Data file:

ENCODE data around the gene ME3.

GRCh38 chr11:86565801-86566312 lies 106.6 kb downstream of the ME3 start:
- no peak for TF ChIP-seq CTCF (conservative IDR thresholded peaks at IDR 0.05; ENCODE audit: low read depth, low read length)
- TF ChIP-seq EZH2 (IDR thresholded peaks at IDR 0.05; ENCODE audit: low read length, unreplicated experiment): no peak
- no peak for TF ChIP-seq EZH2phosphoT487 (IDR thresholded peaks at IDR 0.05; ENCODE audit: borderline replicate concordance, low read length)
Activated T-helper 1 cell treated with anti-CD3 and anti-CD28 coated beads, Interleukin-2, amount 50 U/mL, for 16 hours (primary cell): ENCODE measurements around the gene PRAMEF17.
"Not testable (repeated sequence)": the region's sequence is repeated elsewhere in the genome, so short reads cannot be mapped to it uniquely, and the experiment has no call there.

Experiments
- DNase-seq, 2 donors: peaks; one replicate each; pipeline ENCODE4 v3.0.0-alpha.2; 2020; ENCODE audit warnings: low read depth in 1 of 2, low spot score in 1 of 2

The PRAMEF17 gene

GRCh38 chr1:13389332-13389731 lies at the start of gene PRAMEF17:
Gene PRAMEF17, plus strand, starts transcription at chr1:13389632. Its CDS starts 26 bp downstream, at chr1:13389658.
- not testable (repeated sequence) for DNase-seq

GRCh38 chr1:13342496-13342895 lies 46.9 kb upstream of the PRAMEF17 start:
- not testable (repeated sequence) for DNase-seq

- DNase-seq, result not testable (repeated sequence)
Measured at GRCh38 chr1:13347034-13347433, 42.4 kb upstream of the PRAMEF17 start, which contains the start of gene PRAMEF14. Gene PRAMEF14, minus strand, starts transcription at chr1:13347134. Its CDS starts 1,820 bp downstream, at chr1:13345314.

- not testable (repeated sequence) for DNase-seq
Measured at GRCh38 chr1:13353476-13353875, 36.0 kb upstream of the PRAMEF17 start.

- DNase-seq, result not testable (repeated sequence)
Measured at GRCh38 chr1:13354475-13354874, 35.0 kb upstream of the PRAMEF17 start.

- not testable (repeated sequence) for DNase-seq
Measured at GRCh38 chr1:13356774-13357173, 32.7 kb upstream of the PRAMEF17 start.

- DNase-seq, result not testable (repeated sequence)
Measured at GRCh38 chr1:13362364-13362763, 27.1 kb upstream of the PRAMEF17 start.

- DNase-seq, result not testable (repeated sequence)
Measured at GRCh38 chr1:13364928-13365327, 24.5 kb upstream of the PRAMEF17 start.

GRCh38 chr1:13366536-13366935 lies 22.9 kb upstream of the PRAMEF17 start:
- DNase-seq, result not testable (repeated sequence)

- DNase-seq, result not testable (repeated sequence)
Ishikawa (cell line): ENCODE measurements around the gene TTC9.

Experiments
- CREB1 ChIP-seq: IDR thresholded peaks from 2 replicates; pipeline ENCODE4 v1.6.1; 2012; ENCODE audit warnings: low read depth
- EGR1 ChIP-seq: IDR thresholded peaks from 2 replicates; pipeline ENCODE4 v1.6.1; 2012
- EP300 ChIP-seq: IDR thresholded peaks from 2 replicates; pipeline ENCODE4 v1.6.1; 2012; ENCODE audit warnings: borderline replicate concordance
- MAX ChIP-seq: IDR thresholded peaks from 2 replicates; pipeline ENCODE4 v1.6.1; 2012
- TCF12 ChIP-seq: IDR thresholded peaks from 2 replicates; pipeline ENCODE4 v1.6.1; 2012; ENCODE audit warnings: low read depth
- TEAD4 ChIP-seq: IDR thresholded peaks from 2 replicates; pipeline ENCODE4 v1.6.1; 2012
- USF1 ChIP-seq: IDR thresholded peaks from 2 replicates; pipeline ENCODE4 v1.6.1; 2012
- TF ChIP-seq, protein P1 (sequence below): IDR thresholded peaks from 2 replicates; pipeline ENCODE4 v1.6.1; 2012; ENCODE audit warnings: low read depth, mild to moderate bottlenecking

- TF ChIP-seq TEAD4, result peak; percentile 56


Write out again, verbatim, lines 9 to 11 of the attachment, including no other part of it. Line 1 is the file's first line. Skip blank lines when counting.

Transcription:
- DNase-seq, 2 donors: peaks; one replicate each; pipeline ENCODE4 v3.0.0-alpha.2; 2020; ENCODE audit warnings: low read depth in 1 of 2, low spot score in 1 of 2

The PRAMEF17 gene

GRCh38 chr1:13389332-13389731 lies at the start of gene PRAMEF17: